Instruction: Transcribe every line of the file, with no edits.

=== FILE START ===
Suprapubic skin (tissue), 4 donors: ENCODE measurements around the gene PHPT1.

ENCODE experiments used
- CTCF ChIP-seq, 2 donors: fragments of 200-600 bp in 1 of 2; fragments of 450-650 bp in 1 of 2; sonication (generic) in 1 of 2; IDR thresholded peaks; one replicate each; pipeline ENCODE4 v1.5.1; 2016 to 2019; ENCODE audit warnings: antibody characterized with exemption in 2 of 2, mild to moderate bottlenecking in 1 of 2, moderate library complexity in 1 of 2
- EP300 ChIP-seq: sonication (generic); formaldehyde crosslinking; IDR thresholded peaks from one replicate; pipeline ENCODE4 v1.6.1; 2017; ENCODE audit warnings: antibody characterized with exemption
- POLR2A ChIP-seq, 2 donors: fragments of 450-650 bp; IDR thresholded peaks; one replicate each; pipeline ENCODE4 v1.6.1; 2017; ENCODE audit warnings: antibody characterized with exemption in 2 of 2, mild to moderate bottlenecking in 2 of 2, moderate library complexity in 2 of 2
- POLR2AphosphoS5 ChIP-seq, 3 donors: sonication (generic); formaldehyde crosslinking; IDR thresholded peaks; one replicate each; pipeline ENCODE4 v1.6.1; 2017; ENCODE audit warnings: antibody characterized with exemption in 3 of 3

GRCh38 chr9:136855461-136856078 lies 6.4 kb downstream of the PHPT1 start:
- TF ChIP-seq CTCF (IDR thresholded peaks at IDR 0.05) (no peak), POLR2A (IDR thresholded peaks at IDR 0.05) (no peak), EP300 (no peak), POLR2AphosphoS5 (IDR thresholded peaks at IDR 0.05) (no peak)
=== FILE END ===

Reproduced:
Suprapubic skin (tissue), 4 donors: ENCODE measurements around the gene PHPT1.

ENCODE experiments used
- CTCF ChIP-seq, 2 donors: fragments of 200-600 bp in 1 of 2; fragments of 450-650 bp in 1 of 2; sonication (generic) in 1 of 2; IDR thresholded peaks; one replicate each; pipeline ENCODE4 v1.5.1; 2016 to 2019; ENCODE audit warnings: antibody characterized with exemption in 2 of 2, mild to moderate bottlenecking in 1 of 2, moderate library complexity in 1 of 2
- EP300 ChIP-seq: sonication (generic); formaldehyde crosslinking; IDR thresholded peaks from one replicate; pipeline ENCODE4 v1.6.1; 2017; ENCODE audit warnings: antibody characterized with exemption
- POLR2A ChIP-seq, 2 donors: fragments of 450-650 bp; IDR thresholded peaks; one replicate each; pipeline ENCODE4 v1.6.1; 2017; ENCODE audit warnings: antibody characterized with exemption in 2 of 2, mild to moderate bottlenecking in 2 of 2, moderate library complexity in 2 of 2
- POLR2AphosphoS5 ChIP-seq, 3 donors: sonication (generic); formaldehyde crosslinking; IDR thresholded peaks; one replicate each; pipeline ENCODE4 v1.6.1; 2017; ENCODE audit warnings: antibody characterized with exemption in 3 of 3

GRCh38 chr9:136855461-136856078 lies 6.4 kb downstream of the PHPT1 start:
- TF ChIP-seq CTCF (IDR thresholded peaks at IDR 0.05) (no peak), POLR2A (IDR thresholded peaks at IDR 0.05) (no peak), EP300 (no peak), POLR2AphosphoS5 (IDR thresholded peaks at IDR 0.05) (no peak)